This man's talent is strapping some metal around his waist and attacking it with an angle grinder. The image being superimposed on the backdrop is a live performance taking place on the staircase just below where we're viewing this panorama from - the sparks you see at the bottom are the same ones seen on the "screen".

The other round sees a video clip played of the man talking about themselves, their hobbies and interests, and what they look for in a women. The man's family members often feature in the video clip too, often revealing things the man would rather be kept quiet, more often that not resulting in a few more women declaring themselves out.

Scene from "Attack of the 50ft Gymnast"

If at any point during the three rounds, all 30 women declare themselves out, the man leaves without a date. However if some women are still in play at the end of the three rounds, then the man has definitely got a date. If only one woman remains in play, then they will automatically go on a date with the man. If two women remain then they are each asked the same question by the man, to which they must provide an answer on the spot, the more suggestive the better. If more than two woman remain after the end of round three, then the man must walk along the row of podiums, and turn off the lights of the women he is not interested in, leaving just two to answer his question.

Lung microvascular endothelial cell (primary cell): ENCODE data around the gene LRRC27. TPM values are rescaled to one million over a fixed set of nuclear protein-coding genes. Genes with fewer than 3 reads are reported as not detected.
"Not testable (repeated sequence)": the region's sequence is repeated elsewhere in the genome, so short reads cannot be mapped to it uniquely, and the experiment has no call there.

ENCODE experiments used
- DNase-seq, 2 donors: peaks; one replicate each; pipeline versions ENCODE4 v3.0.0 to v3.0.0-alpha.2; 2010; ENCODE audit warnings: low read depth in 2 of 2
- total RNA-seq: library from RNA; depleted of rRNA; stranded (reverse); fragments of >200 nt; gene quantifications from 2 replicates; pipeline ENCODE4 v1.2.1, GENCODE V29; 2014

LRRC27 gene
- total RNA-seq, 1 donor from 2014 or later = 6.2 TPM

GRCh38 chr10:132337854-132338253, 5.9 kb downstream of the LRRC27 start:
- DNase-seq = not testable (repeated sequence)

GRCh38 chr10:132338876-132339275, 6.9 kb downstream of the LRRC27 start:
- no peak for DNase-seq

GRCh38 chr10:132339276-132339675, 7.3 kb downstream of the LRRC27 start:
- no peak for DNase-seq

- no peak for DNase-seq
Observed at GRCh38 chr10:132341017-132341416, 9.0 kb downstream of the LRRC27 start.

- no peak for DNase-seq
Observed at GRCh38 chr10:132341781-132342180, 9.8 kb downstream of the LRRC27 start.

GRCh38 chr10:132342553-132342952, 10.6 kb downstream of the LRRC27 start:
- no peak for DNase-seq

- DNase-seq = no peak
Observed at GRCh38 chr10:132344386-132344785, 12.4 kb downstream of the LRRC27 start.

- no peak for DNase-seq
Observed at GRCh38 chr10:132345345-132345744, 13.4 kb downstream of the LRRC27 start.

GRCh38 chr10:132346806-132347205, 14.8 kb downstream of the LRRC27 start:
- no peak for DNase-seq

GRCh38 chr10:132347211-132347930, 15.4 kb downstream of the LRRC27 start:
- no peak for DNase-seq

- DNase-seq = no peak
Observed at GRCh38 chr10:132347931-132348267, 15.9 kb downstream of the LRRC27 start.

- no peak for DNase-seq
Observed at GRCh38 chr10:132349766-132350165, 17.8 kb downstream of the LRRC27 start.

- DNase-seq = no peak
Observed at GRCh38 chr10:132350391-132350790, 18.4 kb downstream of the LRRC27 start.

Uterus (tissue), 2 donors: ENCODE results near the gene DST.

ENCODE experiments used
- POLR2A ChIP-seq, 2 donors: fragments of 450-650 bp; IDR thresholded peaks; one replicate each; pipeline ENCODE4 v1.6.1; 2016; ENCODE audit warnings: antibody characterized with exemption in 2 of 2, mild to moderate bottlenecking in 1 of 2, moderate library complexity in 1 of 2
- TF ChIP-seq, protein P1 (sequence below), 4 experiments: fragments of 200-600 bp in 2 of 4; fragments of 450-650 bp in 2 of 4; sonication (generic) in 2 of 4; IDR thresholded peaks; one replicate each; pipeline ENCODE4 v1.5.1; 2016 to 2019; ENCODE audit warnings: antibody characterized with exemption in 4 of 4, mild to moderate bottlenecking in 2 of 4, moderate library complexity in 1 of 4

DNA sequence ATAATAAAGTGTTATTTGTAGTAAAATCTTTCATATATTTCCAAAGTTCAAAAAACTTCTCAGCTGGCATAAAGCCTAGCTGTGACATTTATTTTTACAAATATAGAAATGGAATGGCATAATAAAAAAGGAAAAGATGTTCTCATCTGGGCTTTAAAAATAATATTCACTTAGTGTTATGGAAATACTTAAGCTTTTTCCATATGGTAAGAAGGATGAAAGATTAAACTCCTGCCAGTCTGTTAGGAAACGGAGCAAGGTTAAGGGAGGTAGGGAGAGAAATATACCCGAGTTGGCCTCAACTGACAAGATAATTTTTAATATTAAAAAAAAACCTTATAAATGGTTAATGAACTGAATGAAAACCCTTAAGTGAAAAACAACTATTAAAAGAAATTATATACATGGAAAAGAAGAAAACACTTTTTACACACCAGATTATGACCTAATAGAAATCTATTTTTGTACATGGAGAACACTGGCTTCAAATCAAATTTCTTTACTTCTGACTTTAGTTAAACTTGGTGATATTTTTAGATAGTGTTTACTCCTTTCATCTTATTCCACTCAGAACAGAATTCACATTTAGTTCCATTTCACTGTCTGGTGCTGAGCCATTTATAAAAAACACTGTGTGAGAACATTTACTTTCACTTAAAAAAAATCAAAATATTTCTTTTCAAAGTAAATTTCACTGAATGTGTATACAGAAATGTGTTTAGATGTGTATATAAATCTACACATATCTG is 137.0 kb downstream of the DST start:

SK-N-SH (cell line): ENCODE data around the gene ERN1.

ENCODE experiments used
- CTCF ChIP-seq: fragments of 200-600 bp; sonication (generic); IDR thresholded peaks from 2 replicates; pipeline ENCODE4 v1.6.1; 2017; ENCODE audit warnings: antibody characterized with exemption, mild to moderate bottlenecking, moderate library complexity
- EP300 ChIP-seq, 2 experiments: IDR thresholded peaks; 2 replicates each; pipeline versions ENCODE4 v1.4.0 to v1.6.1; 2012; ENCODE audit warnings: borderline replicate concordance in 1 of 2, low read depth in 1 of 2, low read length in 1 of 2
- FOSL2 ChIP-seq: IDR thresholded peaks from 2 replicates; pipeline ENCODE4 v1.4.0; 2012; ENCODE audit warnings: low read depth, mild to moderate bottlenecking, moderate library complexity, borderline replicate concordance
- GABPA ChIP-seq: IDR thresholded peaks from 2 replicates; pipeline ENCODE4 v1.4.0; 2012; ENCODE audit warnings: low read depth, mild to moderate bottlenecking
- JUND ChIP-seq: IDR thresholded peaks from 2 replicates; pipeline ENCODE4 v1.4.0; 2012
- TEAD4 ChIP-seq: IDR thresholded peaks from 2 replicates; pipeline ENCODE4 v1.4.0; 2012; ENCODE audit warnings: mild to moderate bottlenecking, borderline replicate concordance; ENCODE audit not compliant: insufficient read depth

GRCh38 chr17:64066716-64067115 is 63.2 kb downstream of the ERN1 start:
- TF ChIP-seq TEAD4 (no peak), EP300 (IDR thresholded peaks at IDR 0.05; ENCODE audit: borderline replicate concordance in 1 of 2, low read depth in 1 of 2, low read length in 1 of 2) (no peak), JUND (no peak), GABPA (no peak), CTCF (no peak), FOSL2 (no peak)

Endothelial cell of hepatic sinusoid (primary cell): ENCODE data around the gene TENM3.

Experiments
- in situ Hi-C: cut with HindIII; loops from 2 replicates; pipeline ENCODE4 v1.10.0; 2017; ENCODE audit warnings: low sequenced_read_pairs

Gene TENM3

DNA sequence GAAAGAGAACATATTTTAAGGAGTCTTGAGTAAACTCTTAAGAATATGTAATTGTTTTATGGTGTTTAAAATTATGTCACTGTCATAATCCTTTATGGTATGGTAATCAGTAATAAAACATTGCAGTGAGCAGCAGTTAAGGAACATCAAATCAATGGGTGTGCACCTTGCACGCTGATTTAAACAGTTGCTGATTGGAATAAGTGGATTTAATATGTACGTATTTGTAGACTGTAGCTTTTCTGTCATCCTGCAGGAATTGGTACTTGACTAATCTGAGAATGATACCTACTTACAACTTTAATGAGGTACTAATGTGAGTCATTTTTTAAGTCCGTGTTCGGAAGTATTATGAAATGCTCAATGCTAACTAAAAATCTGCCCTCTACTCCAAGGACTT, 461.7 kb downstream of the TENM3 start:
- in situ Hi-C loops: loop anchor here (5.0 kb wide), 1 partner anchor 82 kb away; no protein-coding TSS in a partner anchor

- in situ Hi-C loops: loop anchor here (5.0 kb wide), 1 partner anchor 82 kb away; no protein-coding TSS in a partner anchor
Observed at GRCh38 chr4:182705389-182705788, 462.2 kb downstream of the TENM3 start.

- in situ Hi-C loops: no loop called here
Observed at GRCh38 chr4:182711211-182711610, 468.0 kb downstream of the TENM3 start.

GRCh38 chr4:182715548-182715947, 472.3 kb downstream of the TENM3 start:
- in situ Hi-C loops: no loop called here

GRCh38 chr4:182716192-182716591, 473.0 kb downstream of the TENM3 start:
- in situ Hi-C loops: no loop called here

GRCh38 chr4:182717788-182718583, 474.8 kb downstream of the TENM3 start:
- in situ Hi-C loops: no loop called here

The last two selected by the man

Once the two women have answered the question, the man then walks over to the podium of the woman he is not interested in, and turns out her light, thereby setting up a date with the last remaining woman.

Done and dusted, then.

Initially, unlike it's predecessor, no expense was spent on the location for the dates. No foreign holidays here, just a visit to what we were told is Manchester's most exclusive nightclub, Fernando's. It's here where the lucky couple wasted a few hours of their life, highlights of which we could see on next week's programme. For the second series, ITV found a few pennies down the back of the sofa, as they jettisoned Fernando's nightclub, in favour of sending the potential lovebirds to the programme's own 'Island of Love' (also called Fernando's, but which as far as we can tell was Tenerife in the second and fourth series, and Cyprus in the third) for their date. Once the couple have been sent on their way, the whole of the above is repeated a further three times.